I love eating at bars. It suits my personality. No matter how many times I’ve supped in white-tablecloth dining rooms, I’ve never become completely comfortable with the role of the pampered diner, being waited on hand and foot by servers whose very performances I will soon judge with the stroke of my pen on a credit-card slip. I like the more casual relationship between bartender and diner. A bartender will ask how your day was. A waiter just wants to know how you’d like your salmon cooked.
I also revel in the simple comforts of the bar menu. The options are often limited, and what selections there are usually come battered, fried, and loaded down with beef and grease. The food’s easy to eat, too. You don’t need three different forks to cruise through a bar meal. Sometimes you can eat an entire dinner with your hands. And watch the ball game while you’re at it.
Lately, I’ve been particularly fascinated with a subset of the bar-food genre—those menus found at bars and lounges inside fine-dining restaurants. You might be surprised to know that many of the dishes at these tonier bars don’t stray far from the meat-and-grease orthodoxy of their down-market cousins. These finger foods, sandwiches, and burgers just express themselves differently. They’re often tricked out with artisanal ingredients and all the techniques that an education at the Culinary Institute of American can provide. They may even look to foreign cuisines for inspiration.
But these haute bar bites also tend to share a common trait: They have an agenda.
Take the skeletal bar menu at Inox, the luxe Tysons restaurant run by chefs Jonathan Krinn and Jon Mathieson. They offer exactly seven dishes, none of which are caloric enough to ruin dinner should a nearby office worker wander into the lounge before going home to eat. The dishes, you see, are conceived with goals other than stomach bloat in mind: namely, to pair with sommelier John Wabeck’s terrific wines and, even more important, to draw enough attention to themselves (and their creators) to entice a visit to the main dining room. It’s bar-menu planning as marketing.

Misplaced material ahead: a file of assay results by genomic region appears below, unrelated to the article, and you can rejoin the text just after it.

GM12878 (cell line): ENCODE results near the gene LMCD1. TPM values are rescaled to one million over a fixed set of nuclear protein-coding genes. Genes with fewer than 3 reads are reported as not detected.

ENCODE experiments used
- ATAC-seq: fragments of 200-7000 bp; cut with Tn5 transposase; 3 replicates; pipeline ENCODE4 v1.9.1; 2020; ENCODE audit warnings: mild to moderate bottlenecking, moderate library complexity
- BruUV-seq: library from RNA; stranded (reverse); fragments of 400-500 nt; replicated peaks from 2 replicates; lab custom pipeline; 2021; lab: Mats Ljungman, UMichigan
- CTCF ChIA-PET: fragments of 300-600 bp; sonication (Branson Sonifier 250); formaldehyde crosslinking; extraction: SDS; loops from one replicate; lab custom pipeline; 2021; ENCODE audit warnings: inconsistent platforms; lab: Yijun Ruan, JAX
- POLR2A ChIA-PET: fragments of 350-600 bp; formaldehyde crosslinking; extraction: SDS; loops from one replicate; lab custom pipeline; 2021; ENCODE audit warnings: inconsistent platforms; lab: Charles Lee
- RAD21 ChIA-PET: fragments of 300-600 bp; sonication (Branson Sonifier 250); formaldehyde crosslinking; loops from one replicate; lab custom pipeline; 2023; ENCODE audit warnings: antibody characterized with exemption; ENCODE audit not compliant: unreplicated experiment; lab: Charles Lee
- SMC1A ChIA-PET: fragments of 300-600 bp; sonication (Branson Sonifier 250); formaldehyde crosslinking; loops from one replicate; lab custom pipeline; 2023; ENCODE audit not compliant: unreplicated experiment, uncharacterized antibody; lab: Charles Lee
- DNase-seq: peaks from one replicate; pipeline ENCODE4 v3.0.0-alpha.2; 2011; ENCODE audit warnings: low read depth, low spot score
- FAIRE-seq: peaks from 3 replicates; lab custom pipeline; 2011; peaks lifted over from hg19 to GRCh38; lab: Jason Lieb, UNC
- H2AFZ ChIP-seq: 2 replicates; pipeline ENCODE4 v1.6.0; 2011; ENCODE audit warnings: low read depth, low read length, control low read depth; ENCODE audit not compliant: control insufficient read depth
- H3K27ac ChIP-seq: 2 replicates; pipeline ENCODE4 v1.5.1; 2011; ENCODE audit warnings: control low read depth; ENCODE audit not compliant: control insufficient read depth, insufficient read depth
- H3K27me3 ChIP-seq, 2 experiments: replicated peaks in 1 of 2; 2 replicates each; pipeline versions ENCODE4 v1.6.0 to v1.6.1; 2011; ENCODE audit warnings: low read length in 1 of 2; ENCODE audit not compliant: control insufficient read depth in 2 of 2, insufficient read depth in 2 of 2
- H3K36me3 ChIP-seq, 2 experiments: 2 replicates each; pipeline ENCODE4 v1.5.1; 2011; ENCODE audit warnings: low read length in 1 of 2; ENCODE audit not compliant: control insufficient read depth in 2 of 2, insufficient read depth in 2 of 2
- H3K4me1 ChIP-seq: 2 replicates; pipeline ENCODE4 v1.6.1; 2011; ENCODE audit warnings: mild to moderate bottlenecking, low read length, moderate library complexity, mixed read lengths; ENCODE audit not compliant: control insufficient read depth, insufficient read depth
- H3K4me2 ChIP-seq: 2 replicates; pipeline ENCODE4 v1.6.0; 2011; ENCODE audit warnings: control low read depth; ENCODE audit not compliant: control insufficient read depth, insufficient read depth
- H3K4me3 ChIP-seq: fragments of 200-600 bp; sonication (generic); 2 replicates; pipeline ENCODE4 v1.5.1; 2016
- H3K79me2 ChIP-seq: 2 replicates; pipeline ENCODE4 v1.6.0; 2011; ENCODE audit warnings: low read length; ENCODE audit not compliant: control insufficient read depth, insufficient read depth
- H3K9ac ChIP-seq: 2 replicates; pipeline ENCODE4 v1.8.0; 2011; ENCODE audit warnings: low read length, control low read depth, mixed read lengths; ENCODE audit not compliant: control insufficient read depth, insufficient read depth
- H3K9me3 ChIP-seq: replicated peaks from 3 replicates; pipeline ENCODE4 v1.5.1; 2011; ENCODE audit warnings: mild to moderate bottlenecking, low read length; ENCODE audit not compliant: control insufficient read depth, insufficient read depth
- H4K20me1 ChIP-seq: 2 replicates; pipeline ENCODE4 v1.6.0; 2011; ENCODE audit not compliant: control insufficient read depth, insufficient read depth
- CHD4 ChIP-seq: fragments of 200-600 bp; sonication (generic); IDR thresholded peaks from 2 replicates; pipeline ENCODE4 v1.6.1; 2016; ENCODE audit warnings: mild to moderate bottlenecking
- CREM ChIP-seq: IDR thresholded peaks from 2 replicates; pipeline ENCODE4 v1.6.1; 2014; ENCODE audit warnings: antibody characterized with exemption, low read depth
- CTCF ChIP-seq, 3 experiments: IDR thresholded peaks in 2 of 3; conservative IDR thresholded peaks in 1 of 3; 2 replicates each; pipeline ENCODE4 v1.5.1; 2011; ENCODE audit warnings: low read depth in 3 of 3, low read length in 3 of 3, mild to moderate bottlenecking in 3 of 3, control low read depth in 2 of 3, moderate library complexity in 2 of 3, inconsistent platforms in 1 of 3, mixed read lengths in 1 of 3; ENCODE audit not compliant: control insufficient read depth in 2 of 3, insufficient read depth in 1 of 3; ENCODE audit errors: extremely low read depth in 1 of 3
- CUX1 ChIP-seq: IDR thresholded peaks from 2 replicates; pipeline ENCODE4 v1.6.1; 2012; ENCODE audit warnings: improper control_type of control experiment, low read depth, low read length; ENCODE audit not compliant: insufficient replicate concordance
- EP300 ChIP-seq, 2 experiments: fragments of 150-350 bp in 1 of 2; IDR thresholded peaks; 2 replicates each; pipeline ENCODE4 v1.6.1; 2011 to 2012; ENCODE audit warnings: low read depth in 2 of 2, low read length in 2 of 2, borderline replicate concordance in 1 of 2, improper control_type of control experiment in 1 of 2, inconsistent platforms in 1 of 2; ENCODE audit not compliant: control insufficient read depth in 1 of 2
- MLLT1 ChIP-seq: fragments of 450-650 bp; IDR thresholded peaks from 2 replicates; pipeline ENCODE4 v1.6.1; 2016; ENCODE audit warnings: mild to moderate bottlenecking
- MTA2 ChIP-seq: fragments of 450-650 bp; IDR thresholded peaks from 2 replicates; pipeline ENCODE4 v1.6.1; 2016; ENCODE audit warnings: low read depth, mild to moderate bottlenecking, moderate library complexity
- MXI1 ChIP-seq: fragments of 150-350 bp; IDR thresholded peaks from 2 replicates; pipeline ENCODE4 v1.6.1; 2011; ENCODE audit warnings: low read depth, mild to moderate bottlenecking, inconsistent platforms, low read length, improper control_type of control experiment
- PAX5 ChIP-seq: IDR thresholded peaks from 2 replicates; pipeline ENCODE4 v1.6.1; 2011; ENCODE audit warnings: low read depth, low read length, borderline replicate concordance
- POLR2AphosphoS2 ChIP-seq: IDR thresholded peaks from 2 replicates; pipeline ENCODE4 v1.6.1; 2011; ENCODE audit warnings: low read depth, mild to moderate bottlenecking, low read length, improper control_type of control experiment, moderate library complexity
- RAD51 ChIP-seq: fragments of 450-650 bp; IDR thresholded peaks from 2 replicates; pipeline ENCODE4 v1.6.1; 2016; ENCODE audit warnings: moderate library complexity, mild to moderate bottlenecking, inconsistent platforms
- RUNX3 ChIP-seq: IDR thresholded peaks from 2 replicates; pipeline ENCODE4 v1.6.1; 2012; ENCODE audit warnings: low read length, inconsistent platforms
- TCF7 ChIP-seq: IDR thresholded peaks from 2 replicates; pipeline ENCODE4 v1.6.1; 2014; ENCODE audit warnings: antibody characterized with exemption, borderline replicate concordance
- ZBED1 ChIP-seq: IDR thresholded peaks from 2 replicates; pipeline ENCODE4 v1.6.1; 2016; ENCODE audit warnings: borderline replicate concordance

The duo of duck at Inox, for instance, may sound too stuffy for an unrepentant barfly, but only a few bites in you realize these delicate pastrylike samosas and hearty rillettes are just variations on the standard finger-food-and-big-meat themes found on every pub menu. The french fries here conceal their pedigree even better. The skin-on pomme frites look fetching enough, I guess, but really no more so than, say, the fries at Five Guys. But then you taste them and the heavens open: No fried spud in recent memory matches the nasal-cavity crunch and soft, fluffy interior of Inox’s fries.
“We try to do something very familiar,” Mathieson tells me, “and then we try to put our spin on it.” No kidding. I’ll tell you what, I’ll lay the goddamn Tysons Metro track myself if it means easier access to these frites, which may be the strangest calling card for a restaurant of Inox’s stature.
Of course, almost everywhere you turn these days, you hear the whispery come-hither of some formally trained fine-dining toque trying to get you in the door with an affordable bar menu. Affordability, in some cases, can be relative, like with CityZen’s three-course bar tasting menu for $50. It’s a bargain only when compared to chef Eric Ziebold’s six-course tasting menu, which can run $100 a head, and that’s a Benjamin that won’t even get you a drop of wine. Then again, CityZen’s bar menu is in its own league, less a tool to market the Mandarin Oriental restaurant than a chance to sample Ziebold’s particular genius on a more modest scale.